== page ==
Everyone occasionally feels depressed. However, depression is more than that, it is a prevalent mental illness. While depressive episodes may eventually go away on their own, it may consume months of discomfort, sadness, and indifference in life. This can be highly expensive for oneself, one's relationships, and one's career. There is a lot of data to suggest that future episodes of greater intensity are more likely to occur the longer a depressed episode lasts.
Treatment is beneficial for any episode of depression that lasts more than two weeks, and the sooner treatment is started, the better. The best chance of achieving complete symptom remission and avoiding relapse or recurrence is with early treatment.
Antidepressant drugs, neuromodulation, psychotherapy, and lifestyle changes are the four basic treatment options and each one targets a different aspect of the disease.
Drugs can treat depression's symptoms, but they cannot make it go away. Many things, including how we handle stress and how we respond to unpleasant events and thoughts, can contribute to major depression. Psychotherapy aims to address the mental and emotional processes that underlie depression. People who are depressed can learn about their beliefs, emotions, and thoughts through psychotherapy. It aids individuals in pinpointing the issues that either start or feed their sadness.
Therapy helps people reclaim control of their lives by guiding them toward reestablishing their sources of joy. Additionally, it aids in the development of strong coping mechanisms, which are crucial for both treating an existing episode of depression and averting further ones.
The therapist actively assists patients in cognitive behavioural therapy (CBT) in recognising and challenging the harmful thought patterns that contribute to their low mood.
The therapist also assists patients in analysing what transpires when they start to feel emotionally overwhelmed by outside events or their own thoughts, and the two of them jointly explore coping mechanisms, including meditation and thinking differently.
According to studies, 12 to 16 weeks of weekly sessions in a therapist's office are necessary to notice the effects of CBT. CBT is particularly effective at preventing depression recurrence.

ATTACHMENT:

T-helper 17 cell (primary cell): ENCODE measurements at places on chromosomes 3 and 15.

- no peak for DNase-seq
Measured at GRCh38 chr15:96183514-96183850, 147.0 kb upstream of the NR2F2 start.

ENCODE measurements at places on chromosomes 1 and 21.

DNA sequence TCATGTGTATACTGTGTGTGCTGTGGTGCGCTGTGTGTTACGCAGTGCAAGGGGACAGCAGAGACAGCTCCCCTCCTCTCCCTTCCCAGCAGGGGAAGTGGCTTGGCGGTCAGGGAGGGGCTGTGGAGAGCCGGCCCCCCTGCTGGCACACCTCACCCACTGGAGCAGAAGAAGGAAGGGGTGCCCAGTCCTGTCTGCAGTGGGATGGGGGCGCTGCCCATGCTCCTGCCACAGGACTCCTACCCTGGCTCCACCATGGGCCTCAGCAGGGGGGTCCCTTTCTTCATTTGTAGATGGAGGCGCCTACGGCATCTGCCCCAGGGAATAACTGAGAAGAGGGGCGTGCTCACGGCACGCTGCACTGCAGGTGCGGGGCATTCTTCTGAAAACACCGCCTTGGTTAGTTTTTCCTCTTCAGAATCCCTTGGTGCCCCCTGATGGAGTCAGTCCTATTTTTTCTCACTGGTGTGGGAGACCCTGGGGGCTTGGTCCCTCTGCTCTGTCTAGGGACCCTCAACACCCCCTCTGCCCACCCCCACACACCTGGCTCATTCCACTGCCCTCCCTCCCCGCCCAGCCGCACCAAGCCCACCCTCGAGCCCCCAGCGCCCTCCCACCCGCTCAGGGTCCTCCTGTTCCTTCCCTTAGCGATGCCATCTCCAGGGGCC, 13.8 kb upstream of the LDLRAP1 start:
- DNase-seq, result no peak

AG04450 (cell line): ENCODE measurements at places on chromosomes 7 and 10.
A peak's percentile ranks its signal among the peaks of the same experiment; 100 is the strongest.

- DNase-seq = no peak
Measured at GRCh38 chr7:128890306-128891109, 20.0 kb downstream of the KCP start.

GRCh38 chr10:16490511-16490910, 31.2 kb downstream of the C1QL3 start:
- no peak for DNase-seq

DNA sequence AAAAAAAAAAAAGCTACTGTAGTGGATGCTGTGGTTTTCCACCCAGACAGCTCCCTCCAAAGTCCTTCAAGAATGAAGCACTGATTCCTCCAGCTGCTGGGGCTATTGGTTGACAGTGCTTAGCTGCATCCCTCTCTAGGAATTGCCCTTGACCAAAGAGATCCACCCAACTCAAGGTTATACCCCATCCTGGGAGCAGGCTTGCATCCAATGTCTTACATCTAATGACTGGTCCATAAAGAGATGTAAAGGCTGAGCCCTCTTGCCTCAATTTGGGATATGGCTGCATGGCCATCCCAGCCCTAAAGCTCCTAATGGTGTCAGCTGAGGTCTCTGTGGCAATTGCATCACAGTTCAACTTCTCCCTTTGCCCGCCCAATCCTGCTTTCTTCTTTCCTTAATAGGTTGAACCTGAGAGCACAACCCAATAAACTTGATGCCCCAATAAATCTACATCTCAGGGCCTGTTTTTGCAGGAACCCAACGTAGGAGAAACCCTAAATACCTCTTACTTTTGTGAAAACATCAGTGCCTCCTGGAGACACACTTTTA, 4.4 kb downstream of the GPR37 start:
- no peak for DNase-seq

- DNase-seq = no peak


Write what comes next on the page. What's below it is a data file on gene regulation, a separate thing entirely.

Neurotransmitters can be increased or decreased, substituted for other neurotransmitters, or their receptors can be controlled by antidepressant drugs like SSRIs (selective serotonin reuptake inhibitors, the most well-known of which is Prozac).
According to studies, symptoms improve in 40 to 60 percent of people taking an antidepressant after six to eight weeks. Following remission, treatment should be continued for another four to nine months, according to care standards.
When several different types of drugs, both alone and in different combinations, fail to meaningfully relieve symptoms or produce unbearable side effects, depression is deemed treatment-resistant.
In controlled settings, the long-used anaesthetic ketamine is increasingly utilised to treat treatment-resistant depression. It is very fast-acting and relieves symptoms within hours of being infused intravenously in carefully titrated dosages over the course of hours. In around 50% of patients, the effects of a single infusion last for days or a few weeks.
In order to develop new neural activity patterns that increase mental and behavioural flexibility, neuromodulation aims to enhance neuroplasticity and jump-start the formation of new nerve connections.
According to studies, the devices can considerably enhance mood and memory over time. Elite athletes and others searching for a performance edge are now buying knockoff gadgets; they undergo a session of stimulation prior to training.
Which treatment to opt for and when?
Experts generally agree that mild depression responds to psychotherapy without the use of medicines, such as cognitive and behavioural therapy (CBT). The best treatment for more severe depression is a mix of medication and psychotherapy. The type of depression that antidepressant medications work best against is moderate to severe, chronic depression. Sometimes the decision to continue pharmacological therapy is made by adverse effects, such as nausea, weight gain, agitation, insomnia, decrease of sex drive, and trouble eliciting orgasm. When all symptoms go completely and patients report being able to function as well as or better than they did prior to becoming ill, treatment has been successful.
Making lifestyle adjustments can be crucial for overcoming depression. Because sleep is so crucial for feeling good and has an impact on every system of the body and brain, it is among the most important healthy habits to promote. By itself, consistent sleep patterns improve body metabolism and lower the risk of cardiovascular disease, which is linked to depression. It's also critical to limit exposure to instances of abuse and neglect.
While a therapist can offer assistance, patients can also implement behavioural activation as a proven method of depression relief.
Maintaining social interaction, even if it’s very difficult at the moment, is a significant source of comfort since it physiologically helps to reduce stress reactivity and counteracts the depressing nature of depression by offering a source of enjoyment.
Studies repeatedly demonstrate that depressed symptoms can be alleviated by an anti-inflammatory and metabolically functioning diet, frequent exercise, sun exposure, social support and companionship, sleep, and sex. One of the best ways to activate neuroplasticity—the escape route from depression—is through exercise. Because depression saps people's motivation and stamina, experts emphasise that it is crucial to start somewhere—doing anything is better than doing nothing.